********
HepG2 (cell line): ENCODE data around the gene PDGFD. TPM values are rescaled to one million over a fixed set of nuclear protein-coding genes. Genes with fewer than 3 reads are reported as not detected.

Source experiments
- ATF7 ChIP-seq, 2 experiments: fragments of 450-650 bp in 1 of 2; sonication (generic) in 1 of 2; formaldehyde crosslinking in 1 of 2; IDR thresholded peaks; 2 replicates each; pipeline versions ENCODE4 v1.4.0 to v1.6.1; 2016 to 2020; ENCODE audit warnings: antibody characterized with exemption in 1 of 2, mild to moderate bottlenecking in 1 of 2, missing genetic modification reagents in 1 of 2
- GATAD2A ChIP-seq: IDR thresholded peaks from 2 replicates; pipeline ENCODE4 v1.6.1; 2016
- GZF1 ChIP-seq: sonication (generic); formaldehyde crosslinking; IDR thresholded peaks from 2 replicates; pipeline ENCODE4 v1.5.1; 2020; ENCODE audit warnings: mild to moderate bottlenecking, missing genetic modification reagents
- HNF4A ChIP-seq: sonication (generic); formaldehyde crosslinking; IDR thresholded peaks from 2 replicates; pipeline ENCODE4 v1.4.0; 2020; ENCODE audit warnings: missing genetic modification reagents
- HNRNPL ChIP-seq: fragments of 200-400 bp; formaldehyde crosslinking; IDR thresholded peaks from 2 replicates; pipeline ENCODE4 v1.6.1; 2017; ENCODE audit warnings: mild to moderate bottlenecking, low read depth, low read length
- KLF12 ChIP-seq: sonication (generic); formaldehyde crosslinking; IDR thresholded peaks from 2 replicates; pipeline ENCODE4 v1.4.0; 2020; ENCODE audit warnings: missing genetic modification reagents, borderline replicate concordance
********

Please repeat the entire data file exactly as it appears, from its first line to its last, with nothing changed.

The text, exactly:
HepG2 (cell line): ENCODE data around the gene PDGFD. TPM values are rescaled to one million over a fixed set of nuclear protein-coding genes. Genes with fewer than 3 reads are reported as not detected.

Source experiments
- ATF7 ChIP-seq, 2 experiments: fragments of 450-650 bp in 1 of 2; sonication (generic) in 1 of 2; formaldehyde crosslinking in 1 of 2; IDR thresholded peaks; 2 replicates each; pipeline versions ENCODE4 v1.4.0 to v1.6.1; 2016 to 2020; ENCODE audit warnings: antibody characterized with exemption in 1 of 2, mild to moderate bottlenecking in 1 of 2, missing genetic modification reagents in 1 of 2
- GATAD2A ChIP-seq: IDR thresholded peaks from 2 replicates; pipeline ENCODE4 v1.6.1; 2016
- GZF1 ChIP-seq: sonication (generic); formaldehyde crosslinking; IDR thresholded peaks from 2 replicates; pipeline ENCODE4 v1.5.1; 2020; ENCODE audit warnings: mild to moderate bottlenecking, missing genetic modification reagents
- HNF4A ChIP-seq: sonication (generic); formaldehyde crosslinking; IDR thresholded peaks from 2 replicates; pipeline ENCODE4 v1.4.0; 2020; ENCODE audit warnings: missing genetic modification reagents
- HNRNPL ChIP-seq: fragments of 200-400 bp; formaldehyde crosslinking; IDR thresholded peaks from 2 replicates; pipeline ENCODE4 v1.6.1; 2017; ENCODE audit warnings: mild to moderate bottlenecking, low read depth, low read length
- KLF12 ChIP-seq: sonication (generic); formaldehyde crosslinking; IDR thresholded peaks from 2 replicates; pipeline ENCODE4 v1.4.0; 2020; ENCODE audit warnings: missing genetic modification reagents, borderline replicate concordance